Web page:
So I’ve got this spiffy new laptop, and Fran has a wonderful Nikon D60 which replaces her stolen D40X. And since we lost another computer, another camera, an iPod and a sounddock, a camcorder, a minidisc recorder, and various smaller things, we’ll be keeping the golden arrow glowing pretty much all summer long (if you don’t know about the golden arrow, follow the link and watch the video. It’s quite an eye opener).

The takeaway, my friends: if you or your parents are military, that makes you eligible for USAA. If so, then it’s a no-brainer: buy your insurance through them. :-)

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  • Cassie

    I’ve had (unfortunately) my third claim with USAA now. (One going on at the moment) My first time to have to go through the claims process was after Hurricane Francis destroyed our rental home. My husband was away at school (He’s in the army). It was unreal to come home after being evacuated for 5 days and see everything we owned from clothes to toys to furniture, soaked, molded and under peices of the ceiling. The whole place looked like a spider web all over the walls because the mold was so bad. 5 days with no air conditioning in fl does not mix well with wet drywall.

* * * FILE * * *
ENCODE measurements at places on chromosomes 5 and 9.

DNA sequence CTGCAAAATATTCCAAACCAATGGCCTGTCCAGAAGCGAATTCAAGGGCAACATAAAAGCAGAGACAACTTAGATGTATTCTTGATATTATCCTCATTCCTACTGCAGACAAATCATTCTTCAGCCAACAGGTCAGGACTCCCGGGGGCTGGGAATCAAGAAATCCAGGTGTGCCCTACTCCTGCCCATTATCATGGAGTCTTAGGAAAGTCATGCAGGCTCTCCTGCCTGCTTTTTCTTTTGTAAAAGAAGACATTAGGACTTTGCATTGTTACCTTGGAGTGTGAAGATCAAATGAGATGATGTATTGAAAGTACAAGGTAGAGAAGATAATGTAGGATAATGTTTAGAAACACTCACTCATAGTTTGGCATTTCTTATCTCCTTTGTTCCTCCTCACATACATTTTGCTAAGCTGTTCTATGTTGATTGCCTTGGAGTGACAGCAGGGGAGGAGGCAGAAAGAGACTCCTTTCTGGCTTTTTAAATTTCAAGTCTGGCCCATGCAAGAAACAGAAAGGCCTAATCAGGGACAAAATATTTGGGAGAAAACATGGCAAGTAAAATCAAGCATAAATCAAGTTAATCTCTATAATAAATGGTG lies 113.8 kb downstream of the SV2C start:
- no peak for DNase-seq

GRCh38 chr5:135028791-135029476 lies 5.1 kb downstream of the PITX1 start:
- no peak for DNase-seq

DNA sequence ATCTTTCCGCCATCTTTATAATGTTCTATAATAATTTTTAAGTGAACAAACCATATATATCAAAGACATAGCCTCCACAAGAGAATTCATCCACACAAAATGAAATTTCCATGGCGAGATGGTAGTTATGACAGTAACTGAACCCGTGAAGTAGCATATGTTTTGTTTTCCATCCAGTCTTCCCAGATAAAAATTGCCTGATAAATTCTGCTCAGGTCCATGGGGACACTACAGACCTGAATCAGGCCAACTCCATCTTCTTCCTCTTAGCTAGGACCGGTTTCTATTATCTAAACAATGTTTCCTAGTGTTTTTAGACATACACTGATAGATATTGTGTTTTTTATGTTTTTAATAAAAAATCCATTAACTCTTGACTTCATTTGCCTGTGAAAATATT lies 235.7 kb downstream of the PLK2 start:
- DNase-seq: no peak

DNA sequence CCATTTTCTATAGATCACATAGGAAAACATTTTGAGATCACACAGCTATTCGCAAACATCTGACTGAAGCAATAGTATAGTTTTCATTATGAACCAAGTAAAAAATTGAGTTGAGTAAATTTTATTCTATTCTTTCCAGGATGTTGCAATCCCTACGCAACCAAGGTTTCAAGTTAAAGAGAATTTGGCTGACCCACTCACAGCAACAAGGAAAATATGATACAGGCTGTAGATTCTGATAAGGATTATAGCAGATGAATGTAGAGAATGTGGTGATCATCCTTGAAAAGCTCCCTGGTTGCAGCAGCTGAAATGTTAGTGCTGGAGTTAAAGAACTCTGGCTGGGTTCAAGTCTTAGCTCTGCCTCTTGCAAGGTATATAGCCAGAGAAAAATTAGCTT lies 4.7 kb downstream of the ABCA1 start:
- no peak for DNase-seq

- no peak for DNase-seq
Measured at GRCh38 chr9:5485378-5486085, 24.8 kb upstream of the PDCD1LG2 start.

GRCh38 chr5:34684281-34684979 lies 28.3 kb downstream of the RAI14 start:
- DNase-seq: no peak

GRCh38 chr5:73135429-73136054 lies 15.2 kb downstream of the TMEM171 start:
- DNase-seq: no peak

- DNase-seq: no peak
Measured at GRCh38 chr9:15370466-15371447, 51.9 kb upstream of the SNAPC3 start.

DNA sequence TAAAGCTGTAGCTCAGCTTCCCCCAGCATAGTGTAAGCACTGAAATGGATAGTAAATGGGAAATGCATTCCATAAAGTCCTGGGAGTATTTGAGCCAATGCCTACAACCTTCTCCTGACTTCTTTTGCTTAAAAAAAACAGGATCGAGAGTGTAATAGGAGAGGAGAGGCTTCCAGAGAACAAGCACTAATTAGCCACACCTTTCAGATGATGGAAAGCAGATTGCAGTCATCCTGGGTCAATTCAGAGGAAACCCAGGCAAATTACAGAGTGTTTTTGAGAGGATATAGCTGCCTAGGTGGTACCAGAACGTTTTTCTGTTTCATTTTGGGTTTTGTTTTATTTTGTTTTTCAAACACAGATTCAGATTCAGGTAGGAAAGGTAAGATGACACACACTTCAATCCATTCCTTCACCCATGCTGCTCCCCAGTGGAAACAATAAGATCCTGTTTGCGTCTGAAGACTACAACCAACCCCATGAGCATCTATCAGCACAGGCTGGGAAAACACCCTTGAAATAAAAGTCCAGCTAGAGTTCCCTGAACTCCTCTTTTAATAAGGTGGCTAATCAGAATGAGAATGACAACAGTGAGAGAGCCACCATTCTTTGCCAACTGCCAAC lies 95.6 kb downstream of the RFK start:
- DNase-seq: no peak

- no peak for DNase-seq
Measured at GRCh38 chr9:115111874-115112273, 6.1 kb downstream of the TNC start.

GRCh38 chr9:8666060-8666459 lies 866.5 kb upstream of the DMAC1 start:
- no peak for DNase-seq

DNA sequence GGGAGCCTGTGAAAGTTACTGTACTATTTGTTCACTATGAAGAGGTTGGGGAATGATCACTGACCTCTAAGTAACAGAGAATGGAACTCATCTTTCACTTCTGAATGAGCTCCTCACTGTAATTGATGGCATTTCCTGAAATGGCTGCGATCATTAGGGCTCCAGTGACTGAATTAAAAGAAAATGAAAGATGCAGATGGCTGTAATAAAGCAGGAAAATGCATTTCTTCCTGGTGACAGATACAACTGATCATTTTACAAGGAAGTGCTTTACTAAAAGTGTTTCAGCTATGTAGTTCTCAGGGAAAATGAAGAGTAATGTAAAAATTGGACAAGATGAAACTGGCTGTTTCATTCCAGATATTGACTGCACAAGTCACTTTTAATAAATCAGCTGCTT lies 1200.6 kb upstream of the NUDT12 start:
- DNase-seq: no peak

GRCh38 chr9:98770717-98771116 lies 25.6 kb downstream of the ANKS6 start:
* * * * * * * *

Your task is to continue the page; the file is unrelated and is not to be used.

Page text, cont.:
From the very first second I called USAA I experienced not only professionalism and fast service in every way, but also friendly conversation, and most of all compassion.
    Everyone around me was fit to be tied and angry at their insurance companies. I felt completely the opposite, as everytime I spoke to someone working on my claim, it was as if I’d made a new friend. Crazy as it sounds, it’s true. USAA employees, at least the ones I’ve had the pleasure speaking to, seem to actually ENJOY their jobs and helping members who need their assistance.
    When I explained after the storm, that I was calling to start the claim, but didn’t have any pictures yet, and wasn’t sure where I would be staying that first night, I was in total shock at how this company seemed to swoop in and save me from one more bit of stress.